Rummanah Aasi
  I was very much looking forward to reading E. Lockart's latest novel, We Were Liars, this year. I've heard nothing but great things about the book yet stayed away from reviews in fear of spoiling the surprise ending. I started this book with no preconceived notions and I think that really helped my enjoyment of it. My only qualm about the book is that is too short and I wanted more in the end. Many thanks to Delacorte Press and Netgalley for allowing me to read an advanced copy of this book.


Description: A beautiful and distinguished family.
A private island.
A brilliant, damaged girl; a passionate, political boy.
A group of four friends—the Liars—whose friendship turns destructive.
A revolution. An accident. A secret.
Lies upon lies.
True love.
The truth.

Review: We Were Liars is a quick yet nuanced read that will equally appeal to adults as well as teens. Cloaked in secrets, greed, and deception, it is best to read We Were Liars without knowing anything about the book. On her fifteenth summer at her family summer cottage, Cady's life is torn apart. Cady Sinclair's family uses its inherited wealth to ensure that each successive generation is blond, beautiful and powerful. Those who fall outside of these three categories are not recognized nor deemed worthy individuals by the family patriarch. Cady's cousins and aunts are reunited each summer by her mother's father on his private island. Everyone leads a charmed, fairy-tale lives which is a clever idea that is reinforced by the periodic inclusions of Cady's reworkings of fairy tales to tell the Sinclair family story; however, these fairy tales aren't the Disney-happily-ever types but rather much more cut throat and dark like the original Grimm tales.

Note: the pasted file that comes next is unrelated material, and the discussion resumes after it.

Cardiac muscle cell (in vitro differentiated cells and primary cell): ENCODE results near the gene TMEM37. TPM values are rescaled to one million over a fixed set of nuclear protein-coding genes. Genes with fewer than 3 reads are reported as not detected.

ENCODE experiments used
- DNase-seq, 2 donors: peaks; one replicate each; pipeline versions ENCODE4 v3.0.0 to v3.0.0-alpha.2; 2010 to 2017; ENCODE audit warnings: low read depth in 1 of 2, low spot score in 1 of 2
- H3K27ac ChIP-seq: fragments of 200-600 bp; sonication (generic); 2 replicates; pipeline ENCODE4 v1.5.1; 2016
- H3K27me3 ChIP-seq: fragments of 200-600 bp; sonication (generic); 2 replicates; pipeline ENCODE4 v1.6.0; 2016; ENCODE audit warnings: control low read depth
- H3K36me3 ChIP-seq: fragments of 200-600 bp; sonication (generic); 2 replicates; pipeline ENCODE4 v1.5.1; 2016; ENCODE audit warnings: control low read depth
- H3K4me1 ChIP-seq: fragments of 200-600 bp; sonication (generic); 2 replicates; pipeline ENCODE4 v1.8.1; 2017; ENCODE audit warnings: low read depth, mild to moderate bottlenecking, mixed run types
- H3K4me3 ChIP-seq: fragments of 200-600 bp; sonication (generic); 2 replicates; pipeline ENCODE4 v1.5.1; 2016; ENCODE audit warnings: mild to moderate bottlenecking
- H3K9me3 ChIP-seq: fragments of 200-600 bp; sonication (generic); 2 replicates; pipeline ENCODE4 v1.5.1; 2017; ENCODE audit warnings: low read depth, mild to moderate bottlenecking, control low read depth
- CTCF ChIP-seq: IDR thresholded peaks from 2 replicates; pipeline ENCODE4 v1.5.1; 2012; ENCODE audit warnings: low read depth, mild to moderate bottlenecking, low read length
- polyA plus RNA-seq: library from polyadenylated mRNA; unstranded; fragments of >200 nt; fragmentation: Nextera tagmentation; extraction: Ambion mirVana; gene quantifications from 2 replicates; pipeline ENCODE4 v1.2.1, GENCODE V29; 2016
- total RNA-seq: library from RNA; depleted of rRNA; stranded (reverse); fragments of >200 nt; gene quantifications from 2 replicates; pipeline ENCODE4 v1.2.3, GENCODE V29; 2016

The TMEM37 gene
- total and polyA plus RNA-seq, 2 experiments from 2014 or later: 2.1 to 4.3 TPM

After a nice setup, we begin to examine all the skeletons in the Sinclair's palace closets and the various personal sacrifices that are made to keep the pristine image upright. What I loved most about this book is the author's refusal to simply make her characters pure evil or pure good, each of the characters have their own motive, which might make the family's foreshadowed tragedy predictable or even satisfying. Instead, she humanizes them (and their painful contradictions) by including nostalgic images that showcase the love shared among Cady, her two cousins closest in age, and Gat, the Heathcliff-esque figure she has always loved.  
   Though increasingly disenchanted with the Sinclair legacy of self-absorption, the four believe family redemption is possible--if they have the courage to act thus creating the suspense about how the four teens acted and which version of their actions is the real truth. Their sincere hopes and foolish naivete make the teens' desperate, grand gesture all that much more tragic. You can argue as to who are the winners or losers in this book, which for me makes this book a great choice for a book discussion. Riveting, brutal and beautifully told, We Were Liars is hard to put down and much harder to forget.

Rating: 4.5 stars

Words of Caution: There is some strong language, underage drinking, and mature themes. Recommended for Grades 9 and up.

If you like this book try: What I Saw and How I Lied by Judy Blundell, If You Find Me by Emily Murdoch
5 Responses
  1. Oh gosh. I really need to drop everything and read this one. I have read countless glowing reviews for this one, and I am happy to see you amongst them.


  2. Lauren D. Says:

    I agree I wish this had been longer! I really enjoyed it and even though I guessed the secret I still quite enjoyed the atmosphere and the characters. Lovely review!


  3. Jenny Says:

    This sounds like a truly fascinating read Rummanah, one of those books that makes you think and ask questions and try and guess as to what's going to happen, and I absolutely love those kinds of books. Books that inspire discussion are always winners:) Thanks so much for your thoughts on this one!


  4. Candace Says:

    I've been seeing so many book things about this one! I'll definitely have to see about getting my hands on a copy.
    I like going in not really being sure what a book is about and I like that you say that, that it's better to not really know.
    Hopefully I can get a copy soon!


  5. This seems to have a creepy edge to it. It also bodes well for a book that you wish was longer. I also love that you don't have things set for you, but you sort of think for yourself. Arguing about who is the winner or loser? Oh you have me curious about this book!


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